How To 'Cycle' Your Skin Routine For Max Results (& Zero Irritation)

Expert Advice

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Beauty trends come and go, but some are definitely more worth holding onto compared to others. For example, you’ll never be able to pry our retinol creams out of our hands, and we’re all about a refreshing double cleanse. “Skin cycling,” pioneered by dermatologist Dr. Whitney Bowe, is a newish skincare routine approach that’s receiving lots of love in the social media sphere rn, and we think it might just land itself in the “here to stay” category.

What is Skin Cycling?

Skin cycling is a skincare routine that follows a four-day rotation. The first night you exfoliate with an AHA/BHA, the second night you apply a retinoid, and then the following two nights are a “recovery” period where you focus on hydration and barrier repair. Then you start over again. You’re still cleansing and moisturizing on the first two nights, but those days involve treatments that help refine your skin tone, texture, and firmness.

The Regimen:

Night One – Exfoliate: Aim for a chemical exfoliation via an AHA / BHA serum. We like Dr. Jart+ Pore Remedy 5% Multi-Acid Radiance Peel, $40, and Versed Skincare The Shortcut Overnight Facial, $20.
Night Two – Retinoid: Use a product that fits your needs, which may be a concentrated prescription product or gentler, over-the-counter solution like The INKEY List Retinol Serum, $11.
Night Three – Recovery: Focus on nourishing your skin microbiome and repairing your skin barrier. Incorporate seriously hydrating ingredients such as squalane, glycerin, ceramides, peptides, pre and postbiotics, and centella asiatica (cica).
Night Four – Recovery: Ditto. Some of our fave options include Dr. Whitney Bowe Beauty Bowe Glowe Microbiome Nourishing Cream, $95, and Madeca Derma Revitalizing Facial Cream, $30. 

The idea is to make sure your skin is getting everything it needs to look glowy and healthy, but to not overdo it or make things too complex.

Skincare routines have become so overly complicated and confusing, and people aren’t getting the results they want – or even close,” says Dr. Whitney Bowe, who came up with the regimen herself. “People were taking a kitchen sink approach to their skincare, mixing and matching ingredients that simply don’t play well together! Skin cycling takes a ‘less is more’ approach by being thoughtful and deliberate about your skincare routine.”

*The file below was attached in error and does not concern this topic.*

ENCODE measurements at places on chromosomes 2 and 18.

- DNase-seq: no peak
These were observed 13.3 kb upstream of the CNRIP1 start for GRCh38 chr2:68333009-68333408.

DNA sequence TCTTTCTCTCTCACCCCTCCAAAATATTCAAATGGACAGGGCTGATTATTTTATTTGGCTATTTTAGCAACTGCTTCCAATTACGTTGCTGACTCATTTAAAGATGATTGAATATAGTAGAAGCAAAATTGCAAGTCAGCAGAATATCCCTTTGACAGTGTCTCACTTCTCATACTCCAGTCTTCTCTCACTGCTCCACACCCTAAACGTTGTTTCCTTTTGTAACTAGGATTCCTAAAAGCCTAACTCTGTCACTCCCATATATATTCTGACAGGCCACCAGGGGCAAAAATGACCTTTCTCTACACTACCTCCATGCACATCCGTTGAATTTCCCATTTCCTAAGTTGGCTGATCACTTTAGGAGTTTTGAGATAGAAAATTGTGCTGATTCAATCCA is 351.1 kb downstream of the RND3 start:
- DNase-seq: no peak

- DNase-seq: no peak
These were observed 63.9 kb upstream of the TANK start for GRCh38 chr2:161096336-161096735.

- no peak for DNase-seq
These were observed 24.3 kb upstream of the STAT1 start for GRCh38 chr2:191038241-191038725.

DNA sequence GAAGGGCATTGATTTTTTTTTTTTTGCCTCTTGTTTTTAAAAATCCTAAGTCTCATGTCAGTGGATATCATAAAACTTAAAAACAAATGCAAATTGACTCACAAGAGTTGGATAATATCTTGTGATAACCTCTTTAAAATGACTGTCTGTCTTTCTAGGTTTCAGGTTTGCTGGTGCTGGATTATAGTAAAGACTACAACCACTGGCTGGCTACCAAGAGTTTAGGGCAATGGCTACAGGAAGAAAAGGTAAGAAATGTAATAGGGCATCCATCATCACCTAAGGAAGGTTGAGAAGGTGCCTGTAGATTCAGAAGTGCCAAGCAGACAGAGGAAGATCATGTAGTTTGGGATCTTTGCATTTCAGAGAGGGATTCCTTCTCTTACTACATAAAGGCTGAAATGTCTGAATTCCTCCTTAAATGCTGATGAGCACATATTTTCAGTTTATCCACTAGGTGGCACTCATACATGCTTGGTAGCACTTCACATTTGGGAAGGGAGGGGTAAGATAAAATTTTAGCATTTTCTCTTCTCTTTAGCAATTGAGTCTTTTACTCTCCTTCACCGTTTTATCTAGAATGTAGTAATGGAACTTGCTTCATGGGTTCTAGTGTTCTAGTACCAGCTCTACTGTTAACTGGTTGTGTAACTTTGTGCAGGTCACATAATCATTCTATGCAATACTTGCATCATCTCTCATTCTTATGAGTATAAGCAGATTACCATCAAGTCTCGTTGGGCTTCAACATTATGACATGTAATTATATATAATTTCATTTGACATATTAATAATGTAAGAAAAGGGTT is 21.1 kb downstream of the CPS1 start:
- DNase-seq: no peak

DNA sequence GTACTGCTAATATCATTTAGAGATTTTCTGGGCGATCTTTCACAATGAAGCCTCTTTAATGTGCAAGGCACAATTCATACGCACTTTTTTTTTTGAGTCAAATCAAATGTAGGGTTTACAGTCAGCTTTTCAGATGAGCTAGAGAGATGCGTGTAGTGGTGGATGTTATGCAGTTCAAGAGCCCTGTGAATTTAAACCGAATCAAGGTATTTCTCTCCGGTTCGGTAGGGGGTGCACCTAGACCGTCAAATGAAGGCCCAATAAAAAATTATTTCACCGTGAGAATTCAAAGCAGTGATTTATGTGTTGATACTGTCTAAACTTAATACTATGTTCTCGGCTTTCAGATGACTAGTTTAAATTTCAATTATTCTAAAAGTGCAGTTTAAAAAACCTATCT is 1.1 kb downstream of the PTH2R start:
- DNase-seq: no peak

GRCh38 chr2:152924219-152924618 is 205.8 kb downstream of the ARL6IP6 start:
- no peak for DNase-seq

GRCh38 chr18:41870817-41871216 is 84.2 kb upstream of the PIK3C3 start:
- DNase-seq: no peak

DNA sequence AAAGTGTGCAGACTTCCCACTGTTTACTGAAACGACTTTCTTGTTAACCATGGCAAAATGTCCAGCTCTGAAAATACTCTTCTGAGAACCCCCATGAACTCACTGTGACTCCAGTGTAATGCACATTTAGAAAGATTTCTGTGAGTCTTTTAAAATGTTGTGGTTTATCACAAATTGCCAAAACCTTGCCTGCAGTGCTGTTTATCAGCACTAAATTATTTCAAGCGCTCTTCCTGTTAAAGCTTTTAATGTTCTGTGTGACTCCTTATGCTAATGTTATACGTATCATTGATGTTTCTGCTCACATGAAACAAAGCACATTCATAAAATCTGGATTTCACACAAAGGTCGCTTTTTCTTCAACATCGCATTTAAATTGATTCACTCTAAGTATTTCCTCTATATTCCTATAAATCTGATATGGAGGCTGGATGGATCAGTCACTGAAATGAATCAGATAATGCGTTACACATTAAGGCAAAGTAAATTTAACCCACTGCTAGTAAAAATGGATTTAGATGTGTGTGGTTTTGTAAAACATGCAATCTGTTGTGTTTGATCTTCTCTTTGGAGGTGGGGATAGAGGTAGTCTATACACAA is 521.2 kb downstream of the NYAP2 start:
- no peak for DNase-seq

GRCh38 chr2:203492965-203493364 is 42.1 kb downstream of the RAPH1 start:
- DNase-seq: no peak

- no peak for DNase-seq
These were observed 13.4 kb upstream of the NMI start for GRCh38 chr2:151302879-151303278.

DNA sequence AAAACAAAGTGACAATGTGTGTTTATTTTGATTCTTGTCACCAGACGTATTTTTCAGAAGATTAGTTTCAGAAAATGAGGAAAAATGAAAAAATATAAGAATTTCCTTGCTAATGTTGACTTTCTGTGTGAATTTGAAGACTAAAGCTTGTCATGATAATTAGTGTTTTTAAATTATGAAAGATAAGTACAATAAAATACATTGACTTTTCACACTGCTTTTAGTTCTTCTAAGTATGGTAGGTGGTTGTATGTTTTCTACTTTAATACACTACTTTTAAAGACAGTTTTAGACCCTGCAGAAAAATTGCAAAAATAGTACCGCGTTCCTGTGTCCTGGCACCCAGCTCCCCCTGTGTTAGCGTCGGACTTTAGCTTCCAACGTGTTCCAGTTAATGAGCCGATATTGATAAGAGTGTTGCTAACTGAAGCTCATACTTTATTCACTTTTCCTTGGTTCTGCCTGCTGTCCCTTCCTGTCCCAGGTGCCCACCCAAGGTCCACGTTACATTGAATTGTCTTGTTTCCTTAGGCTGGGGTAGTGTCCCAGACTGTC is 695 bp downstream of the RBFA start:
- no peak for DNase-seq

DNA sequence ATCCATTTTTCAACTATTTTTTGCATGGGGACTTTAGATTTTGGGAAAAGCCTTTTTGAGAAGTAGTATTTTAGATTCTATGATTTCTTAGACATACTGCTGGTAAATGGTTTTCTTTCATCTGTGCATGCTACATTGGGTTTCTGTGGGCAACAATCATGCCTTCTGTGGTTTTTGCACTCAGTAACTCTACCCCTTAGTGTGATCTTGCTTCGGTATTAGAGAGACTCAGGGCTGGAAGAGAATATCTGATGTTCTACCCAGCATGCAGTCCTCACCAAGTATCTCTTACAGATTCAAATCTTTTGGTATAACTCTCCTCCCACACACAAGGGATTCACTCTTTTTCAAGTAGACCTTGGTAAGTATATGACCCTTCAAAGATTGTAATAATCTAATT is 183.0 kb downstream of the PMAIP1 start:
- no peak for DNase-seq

Dr. Marisa Garshick, a leading board-certified dermatologist at Manhattan Dermatology and Cosmetic Surgery and advisor of BioRepublic, is also a fan of this cycling approach. She adds that it’s an excellent way to prevent irritation and sensitization while getting the most out of your product. Best of all, she says,Skin cycling is a practice that you can incorporate into your skincare routine long term.

What Results Can You Get From Skin Cycling?

Dr. Bowe, who’s treated literally thousands of patients over the last decade, says she’s found that simple and effective products – used in a strategic way – is simply the way to go. While guiding my patients through the process of skin cycling, it became clear that the concept was changing their skincare game,” Dr. Bowe says. So, I introduced it to my social media community in the Spring of 2021, and now it has taken on a life of its own – and that’s because it works.

After repeated two cycles, Dr. Bowe says you’ll likely see a reduction in irritation, blotches, redness, and sensitivity. Your skin will also appear more hydrated and should feel softer and bouncier. The real sweet stuff happens when you stick with it, though. Over three to six months, you’ll start to notice an improvement in stressed skin and signs of aging, including fine lines, wrinkles, and hyperpigmentation.

Can Anyone Try Skin Cycling?

Anyone can benefit from the skin cycling approach. It’s really about finding the products that work best for your skin. However, there are a few considerations:

Acne-Prone:Those who are using skincare products for an acne regimen should speak with their doctor prior to incorporating skin cycling,” notes Dr. Garshick. “However, it is not unusual for those with acne-prone skin to avoid using too many harsh ingredients at the same time, and it often is recommended to alternate active ingredients on different nights.
Highly Sensitive: Some people with highly sensitive skin may find that skin cycling works for them while others find their skin can’t handle exfoliation/retinoids at all. In that case, you may need to add more “recovery days” between/after your exfoliation and retinoid days, use extremely gentle products, or skip those products altogether.
The important thing to remember is that you can make adjustments and tweaks to the classic skin cycling schedule to meet your skin’s individual needs,” adds Dr. Bowe. “It is a guide and a roadmap to nourish, nurture, and respect your skin barrier while optimizing your skincare routine.

Curious about retinoids? Check out our ultimate guide on using retinol, then take a sec to learn about encapsulated retinol and retinol alternatives for sensitive skin.

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